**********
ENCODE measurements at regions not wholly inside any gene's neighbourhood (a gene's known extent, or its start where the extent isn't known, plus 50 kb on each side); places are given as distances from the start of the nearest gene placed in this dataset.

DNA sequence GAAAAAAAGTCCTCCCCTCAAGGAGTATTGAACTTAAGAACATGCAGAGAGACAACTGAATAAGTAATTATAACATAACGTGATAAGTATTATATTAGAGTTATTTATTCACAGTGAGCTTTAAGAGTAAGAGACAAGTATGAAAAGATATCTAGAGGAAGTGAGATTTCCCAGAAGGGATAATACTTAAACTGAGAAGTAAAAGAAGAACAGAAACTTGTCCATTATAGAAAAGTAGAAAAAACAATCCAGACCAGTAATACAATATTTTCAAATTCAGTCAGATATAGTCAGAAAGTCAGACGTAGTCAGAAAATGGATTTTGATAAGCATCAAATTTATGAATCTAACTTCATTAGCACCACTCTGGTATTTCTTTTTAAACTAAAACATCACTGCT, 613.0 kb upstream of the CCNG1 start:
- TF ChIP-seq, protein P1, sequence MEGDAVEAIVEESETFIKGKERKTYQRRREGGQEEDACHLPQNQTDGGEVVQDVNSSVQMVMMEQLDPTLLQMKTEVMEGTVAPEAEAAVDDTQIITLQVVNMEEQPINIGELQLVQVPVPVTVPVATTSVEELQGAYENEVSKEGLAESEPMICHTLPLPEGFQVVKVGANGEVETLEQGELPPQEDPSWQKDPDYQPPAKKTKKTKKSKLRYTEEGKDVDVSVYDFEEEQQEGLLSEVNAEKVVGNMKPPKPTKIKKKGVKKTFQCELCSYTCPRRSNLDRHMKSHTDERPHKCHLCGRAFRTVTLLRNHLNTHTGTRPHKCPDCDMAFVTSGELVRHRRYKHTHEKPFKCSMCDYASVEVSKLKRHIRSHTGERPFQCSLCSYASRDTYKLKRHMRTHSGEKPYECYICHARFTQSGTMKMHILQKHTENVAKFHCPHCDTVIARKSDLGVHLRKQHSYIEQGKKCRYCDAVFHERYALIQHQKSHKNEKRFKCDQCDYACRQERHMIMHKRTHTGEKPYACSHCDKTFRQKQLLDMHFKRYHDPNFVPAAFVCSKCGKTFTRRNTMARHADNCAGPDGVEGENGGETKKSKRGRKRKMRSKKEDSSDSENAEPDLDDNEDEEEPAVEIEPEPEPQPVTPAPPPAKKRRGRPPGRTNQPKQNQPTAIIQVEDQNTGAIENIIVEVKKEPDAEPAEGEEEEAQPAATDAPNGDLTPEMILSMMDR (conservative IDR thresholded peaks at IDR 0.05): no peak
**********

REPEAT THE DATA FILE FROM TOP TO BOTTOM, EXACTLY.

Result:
ENCODE measurements at regions not wholly inside any gene's neighbourhood (a gene's known extent, or its start where the extent isn't known, plus 50 kb on each side); places are given as distances from the start of the nearest gene placed in this dataset.

DNA sequence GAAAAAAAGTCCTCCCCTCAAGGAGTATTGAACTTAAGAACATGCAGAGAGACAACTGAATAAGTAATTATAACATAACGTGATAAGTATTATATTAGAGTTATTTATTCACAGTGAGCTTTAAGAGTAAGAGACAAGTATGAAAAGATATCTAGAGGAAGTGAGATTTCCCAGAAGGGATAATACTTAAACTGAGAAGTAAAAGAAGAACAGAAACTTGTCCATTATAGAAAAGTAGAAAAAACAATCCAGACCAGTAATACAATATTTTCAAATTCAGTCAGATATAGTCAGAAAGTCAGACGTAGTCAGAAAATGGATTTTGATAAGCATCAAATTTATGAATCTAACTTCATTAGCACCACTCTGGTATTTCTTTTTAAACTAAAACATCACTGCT, 613.0 kb upstream of the CCNG1 start:
- TF ChIP-seq, protein P1, sequence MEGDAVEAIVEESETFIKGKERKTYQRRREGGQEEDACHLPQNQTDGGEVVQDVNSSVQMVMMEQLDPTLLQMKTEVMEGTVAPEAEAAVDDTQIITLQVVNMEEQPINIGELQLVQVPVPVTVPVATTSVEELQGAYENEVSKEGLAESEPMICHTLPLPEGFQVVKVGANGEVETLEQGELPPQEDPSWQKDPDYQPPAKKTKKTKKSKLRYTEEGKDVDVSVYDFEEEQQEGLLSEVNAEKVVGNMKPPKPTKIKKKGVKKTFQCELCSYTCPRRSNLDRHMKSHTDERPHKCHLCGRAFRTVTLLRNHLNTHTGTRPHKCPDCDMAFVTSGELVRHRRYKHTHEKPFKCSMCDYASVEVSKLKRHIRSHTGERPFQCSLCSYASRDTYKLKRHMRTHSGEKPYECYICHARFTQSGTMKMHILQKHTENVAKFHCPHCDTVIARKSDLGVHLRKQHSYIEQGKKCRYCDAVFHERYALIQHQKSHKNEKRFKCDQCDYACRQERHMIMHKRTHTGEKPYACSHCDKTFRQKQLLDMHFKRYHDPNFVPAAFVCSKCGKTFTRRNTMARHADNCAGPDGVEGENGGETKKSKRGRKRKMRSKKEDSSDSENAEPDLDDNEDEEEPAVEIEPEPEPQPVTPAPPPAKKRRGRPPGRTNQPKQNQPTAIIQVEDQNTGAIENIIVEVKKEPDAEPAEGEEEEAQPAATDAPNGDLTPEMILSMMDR (conservative IDR thresholded peaks at IDR 0.05): no peak